I tend to reach for the Hidamari thread when embroidering fabrics that have a tighter weave. It is much more resistant to fraying than the "brand in skein form" and retains it's smoother look. Longer lengths of the Hidamari thread can also be used without fear of breakage or fuzziness. The end product can be more modern looking, depending on the color choice but the neutral colors do provide more of a traditional look, although the smoothness of the thread makes it a little less traditional looking than the "brand in skein form". Since the Hidamari thread has a tighter weave than others, which makes it smoother, it is more suitable for decorative projects. It can also be used for mending or boro but it provides a stitch that looks "newer" longer and doesn't nestle into the fabric as nicely as the "thread in skein form" This isn't a good or bad thing,  just a preference. 

The last thread is Daruma (aka. Yokota) This thread can be purchased in a carded or skeined form. The carded and skeined forms are the same threads (just different lengths) but usually the carded form is referred to as "Daruma" and the skeined form is referred to as "Yokota". They are both made by Yokota thread manufacturing in Japan, which has been making thread for over 100 years. Yokota makes a number of different thicknesses of sashiko thread but I only carry the thin or 20/4 thread in my shop. I started to carry this because it is a good thread for sewing through multiple layers of fabric or tightly woven fabrics. This makes it a good choice for quilting. This thread is available in a number of traditional and modern colors. Due to it's size it doesn't create as noticeable a stitch or as much texture as the other sashiko threads. It can be double, if desired, but I haven't tried this. Although it may not be as good of a choice for decorative sashiko it is an excellent choice for for kuguri-sashi or "woven sashiko". It does maintain it's smoothness and can be used in longer lengths.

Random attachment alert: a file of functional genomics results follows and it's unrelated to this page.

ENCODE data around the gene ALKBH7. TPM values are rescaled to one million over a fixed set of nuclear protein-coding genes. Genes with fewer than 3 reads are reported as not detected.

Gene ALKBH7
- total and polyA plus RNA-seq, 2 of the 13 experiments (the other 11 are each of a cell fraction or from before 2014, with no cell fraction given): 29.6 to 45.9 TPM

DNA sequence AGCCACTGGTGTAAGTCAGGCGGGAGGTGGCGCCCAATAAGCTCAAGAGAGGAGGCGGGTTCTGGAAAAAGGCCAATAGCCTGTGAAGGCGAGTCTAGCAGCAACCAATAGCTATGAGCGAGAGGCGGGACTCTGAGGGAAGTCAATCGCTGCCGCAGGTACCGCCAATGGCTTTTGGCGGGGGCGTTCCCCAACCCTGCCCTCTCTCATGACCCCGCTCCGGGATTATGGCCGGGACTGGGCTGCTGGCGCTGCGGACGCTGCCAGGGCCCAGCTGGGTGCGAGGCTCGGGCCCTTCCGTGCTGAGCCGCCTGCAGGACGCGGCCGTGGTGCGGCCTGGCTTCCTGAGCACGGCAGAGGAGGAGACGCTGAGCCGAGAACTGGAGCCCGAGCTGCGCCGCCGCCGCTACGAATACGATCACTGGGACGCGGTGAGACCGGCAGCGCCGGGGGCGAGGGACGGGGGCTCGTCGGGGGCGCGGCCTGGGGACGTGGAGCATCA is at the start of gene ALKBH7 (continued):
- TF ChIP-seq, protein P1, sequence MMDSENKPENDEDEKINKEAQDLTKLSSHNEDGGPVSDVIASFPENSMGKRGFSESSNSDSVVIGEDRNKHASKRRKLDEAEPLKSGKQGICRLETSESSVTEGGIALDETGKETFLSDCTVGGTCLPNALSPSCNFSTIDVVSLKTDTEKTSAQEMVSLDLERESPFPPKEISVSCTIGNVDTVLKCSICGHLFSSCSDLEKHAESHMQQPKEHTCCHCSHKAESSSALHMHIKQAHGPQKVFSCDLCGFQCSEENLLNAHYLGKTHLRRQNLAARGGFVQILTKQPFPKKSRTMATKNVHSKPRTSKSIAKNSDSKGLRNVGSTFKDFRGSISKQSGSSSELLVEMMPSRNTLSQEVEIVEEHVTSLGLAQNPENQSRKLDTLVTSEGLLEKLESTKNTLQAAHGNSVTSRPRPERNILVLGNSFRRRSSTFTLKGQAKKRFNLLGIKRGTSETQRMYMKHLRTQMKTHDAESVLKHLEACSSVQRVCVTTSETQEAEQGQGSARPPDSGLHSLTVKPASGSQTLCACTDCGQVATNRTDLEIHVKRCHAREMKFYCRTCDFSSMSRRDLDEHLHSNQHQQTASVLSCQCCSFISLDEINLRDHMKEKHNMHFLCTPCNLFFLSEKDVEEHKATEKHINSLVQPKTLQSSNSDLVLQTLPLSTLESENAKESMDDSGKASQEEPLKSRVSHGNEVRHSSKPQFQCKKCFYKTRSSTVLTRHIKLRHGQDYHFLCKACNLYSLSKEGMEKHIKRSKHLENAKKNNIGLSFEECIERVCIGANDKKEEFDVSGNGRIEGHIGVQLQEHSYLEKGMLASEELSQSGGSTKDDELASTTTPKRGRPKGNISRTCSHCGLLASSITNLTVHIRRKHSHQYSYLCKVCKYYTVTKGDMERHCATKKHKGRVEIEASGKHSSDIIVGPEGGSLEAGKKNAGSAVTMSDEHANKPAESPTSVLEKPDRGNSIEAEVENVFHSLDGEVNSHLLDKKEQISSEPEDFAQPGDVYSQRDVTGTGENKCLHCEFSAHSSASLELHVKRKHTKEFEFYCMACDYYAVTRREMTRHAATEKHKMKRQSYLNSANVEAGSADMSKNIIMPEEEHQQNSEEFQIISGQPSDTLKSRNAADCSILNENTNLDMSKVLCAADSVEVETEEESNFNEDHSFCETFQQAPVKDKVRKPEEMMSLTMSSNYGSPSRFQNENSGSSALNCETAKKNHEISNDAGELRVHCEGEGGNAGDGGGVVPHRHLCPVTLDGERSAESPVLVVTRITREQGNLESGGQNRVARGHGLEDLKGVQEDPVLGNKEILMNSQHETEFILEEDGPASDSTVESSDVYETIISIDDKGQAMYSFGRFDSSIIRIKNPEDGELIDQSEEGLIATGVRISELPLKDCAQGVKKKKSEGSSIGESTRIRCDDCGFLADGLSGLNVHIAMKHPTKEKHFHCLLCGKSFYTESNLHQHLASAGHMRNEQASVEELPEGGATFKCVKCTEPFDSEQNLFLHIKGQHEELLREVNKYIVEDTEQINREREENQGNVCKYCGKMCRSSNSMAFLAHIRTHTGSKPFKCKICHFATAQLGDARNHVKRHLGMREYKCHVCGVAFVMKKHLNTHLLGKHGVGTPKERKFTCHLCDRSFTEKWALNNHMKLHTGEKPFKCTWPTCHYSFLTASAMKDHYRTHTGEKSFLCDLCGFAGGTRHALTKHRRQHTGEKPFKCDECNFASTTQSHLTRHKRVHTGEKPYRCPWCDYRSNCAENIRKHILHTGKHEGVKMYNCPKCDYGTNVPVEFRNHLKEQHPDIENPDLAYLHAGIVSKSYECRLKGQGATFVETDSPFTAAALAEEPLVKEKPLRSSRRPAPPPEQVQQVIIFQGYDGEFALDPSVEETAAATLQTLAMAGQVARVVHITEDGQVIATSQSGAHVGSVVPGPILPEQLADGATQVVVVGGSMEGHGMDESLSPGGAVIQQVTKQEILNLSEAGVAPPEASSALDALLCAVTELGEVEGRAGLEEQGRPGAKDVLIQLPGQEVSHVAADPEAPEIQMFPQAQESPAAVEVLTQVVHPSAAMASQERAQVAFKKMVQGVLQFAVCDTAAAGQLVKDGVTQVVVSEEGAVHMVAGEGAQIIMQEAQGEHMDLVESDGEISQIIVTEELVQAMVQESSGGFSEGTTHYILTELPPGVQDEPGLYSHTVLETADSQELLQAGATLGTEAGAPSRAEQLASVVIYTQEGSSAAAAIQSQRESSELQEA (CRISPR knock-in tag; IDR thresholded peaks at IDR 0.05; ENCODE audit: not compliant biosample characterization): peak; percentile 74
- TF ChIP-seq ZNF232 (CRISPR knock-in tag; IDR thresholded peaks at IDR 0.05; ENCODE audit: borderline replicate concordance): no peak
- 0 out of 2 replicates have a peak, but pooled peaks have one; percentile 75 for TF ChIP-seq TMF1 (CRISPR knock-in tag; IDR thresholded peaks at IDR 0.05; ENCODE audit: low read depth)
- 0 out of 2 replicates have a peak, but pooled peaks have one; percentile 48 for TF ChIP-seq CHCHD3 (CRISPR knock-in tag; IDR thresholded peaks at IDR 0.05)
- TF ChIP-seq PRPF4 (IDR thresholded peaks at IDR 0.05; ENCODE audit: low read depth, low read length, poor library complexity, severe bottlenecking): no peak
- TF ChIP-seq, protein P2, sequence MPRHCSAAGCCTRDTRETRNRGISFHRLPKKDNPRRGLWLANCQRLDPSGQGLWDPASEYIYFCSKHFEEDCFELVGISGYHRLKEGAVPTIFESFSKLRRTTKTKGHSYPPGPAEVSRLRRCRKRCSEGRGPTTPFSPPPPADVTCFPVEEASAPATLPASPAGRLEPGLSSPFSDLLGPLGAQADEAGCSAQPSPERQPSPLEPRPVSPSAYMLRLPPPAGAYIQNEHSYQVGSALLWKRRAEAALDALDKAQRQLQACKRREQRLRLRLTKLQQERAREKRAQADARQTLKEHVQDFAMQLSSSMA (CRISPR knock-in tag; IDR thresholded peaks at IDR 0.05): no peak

To further demonstrate the differences between these threads I stitched up a row of each one using the white color.

sashiko thread differences

This photo shows the thickest thread "the skeined thread" on top. Hidamari is in the middle and the bottom thread is the Yokota. 

sashiko thread

The "fuzziness" of the different types of threads can be seen in this closeup. The thickest thread is to the left, Hidamari is in the middle and Yokota is to the right. 

sashiko thread

sashiko thread

Hopefully this helps to highlight the differences between the threads. Remember, there is no right or wrong in choosing a thread. The right thread for you depends on your project and how you would like it to look. Please feel free to contact me with any further questions on the different threads. I hope to go over the different types of sashiko needles in my next post.